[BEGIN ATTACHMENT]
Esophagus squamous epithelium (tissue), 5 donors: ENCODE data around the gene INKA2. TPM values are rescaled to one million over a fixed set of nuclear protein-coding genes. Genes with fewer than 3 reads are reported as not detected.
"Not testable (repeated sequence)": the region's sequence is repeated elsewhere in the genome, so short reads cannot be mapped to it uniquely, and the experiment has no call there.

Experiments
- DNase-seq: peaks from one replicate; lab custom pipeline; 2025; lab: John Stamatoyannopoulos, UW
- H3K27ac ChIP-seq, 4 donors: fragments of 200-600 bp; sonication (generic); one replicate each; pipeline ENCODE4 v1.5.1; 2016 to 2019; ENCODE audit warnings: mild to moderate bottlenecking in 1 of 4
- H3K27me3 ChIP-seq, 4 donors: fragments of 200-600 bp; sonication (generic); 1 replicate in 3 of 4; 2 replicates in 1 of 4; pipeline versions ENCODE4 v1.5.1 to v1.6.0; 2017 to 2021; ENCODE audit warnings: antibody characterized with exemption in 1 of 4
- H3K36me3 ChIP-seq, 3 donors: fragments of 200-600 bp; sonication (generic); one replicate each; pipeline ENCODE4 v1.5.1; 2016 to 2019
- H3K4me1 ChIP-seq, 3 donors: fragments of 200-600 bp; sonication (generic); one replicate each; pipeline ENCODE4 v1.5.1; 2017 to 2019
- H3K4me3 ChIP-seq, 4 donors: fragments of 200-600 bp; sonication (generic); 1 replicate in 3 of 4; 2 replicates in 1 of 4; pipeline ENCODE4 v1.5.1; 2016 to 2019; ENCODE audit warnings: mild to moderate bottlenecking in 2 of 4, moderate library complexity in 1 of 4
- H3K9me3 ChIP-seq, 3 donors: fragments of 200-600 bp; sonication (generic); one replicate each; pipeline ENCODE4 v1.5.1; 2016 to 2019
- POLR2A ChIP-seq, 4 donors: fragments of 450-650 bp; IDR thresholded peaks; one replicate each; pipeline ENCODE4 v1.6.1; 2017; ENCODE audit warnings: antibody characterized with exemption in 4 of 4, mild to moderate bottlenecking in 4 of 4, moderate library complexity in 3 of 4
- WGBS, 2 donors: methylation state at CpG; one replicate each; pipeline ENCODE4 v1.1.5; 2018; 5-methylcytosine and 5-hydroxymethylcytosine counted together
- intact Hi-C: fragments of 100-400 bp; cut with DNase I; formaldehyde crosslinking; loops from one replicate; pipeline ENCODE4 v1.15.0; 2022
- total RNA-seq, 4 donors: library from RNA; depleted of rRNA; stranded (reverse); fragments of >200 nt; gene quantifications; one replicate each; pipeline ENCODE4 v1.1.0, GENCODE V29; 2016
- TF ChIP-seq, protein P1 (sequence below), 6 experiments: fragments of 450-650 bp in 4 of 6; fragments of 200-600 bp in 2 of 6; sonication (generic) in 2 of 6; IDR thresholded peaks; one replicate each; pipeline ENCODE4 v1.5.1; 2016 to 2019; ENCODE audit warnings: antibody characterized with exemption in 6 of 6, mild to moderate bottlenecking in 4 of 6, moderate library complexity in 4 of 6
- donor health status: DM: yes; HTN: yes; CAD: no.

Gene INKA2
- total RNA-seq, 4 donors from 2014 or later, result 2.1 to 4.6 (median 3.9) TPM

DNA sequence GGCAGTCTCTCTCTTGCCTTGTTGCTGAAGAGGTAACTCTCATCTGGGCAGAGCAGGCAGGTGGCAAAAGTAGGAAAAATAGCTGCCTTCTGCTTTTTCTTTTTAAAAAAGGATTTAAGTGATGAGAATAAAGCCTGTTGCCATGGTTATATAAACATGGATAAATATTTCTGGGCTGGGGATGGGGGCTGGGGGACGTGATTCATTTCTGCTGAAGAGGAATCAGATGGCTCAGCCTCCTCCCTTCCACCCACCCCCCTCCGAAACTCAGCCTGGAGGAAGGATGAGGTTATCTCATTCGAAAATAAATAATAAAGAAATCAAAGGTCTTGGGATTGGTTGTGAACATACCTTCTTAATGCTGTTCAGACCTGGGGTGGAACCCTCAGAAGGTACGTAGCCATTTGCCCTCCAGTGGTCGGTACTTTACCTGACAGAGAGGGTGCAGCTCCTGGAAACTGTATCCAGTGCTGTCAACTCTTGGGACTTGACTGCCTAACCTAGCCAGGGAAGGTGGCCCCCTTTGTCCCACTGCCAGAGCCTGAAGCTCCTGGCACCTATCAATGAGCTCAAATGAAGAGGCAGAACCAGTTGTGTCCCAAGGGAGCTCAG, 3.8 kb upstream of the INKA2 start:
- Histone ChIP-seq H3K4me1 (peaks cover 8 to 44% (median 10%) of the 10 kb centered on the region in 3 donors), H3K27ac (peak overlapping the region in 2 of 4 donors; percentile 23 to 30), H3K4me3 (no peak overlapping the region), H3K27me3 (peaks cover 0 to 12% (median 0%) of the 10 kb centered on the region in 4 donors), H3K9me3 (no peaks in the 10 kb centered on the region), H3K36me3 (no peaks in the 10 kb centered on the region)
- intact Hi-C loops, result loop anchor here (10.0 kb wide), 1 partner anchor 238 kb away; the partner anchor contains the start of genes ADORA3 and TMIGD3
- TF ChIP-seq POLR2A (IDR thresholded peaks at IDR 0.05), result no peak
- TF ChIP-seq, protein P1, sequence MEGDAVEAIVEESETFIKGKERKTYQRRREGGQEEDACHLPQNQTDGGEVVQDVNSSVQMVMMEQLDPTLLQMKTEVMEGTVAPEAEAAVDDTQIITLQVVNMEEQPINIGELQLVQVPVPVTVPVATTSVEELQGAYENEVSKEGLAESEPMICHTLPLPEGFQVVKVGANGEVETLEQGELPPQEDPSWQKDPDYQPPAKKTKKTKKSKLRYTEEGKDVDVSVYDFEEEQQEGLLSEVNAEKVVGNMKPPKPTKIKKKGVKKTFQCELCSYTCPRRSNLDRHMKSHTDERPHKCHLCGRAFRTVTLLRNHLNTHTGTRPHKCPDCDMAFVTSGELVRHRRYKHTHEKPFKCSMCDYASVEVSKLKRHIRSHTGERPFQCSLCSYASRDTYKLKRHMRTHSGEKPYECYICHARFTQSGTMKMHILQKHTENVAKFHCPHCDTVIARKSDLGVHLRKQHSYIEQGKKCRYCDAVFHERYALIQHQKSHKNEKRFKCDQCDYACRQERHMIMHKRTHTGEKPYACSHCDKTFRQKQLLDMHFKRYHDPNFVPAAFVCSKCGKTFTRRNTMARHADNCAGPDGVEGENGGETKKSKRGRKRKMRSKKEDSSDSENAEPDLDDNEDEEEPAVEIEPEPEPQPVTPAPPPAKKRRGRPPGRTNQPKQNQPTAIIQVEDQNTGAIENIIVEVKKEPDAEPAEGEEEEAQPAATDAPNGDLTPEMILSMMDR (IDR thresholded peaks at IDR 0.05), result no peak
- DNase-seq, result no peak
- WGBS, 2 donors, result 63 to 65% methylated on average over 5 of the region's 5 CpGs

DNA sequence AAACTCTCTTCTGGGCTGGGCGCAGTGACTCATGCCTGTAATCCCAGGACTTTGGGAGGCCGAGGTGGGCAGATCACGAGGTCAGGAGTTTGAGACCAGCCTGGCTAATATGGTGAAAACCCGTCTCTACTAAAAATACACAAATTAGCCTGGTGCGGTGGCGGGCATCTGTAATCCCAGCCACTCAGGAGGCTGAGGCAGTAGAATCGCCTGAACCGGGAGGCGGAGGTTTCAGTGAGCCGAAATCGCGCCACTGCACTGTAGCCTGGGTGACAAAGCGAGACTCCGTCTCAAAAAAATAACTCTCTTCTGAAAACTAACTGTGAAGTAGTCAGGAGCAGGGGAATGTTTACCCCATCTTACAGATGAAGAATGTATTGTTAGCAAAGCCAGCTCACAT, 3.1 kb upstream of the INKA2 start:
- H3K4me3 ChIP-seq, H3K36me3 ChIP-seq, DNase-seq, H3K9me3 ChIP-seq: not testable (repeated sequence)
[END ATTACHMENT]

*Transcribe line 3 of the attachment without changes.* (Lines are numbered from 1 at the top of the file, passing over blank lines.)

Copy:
Experiments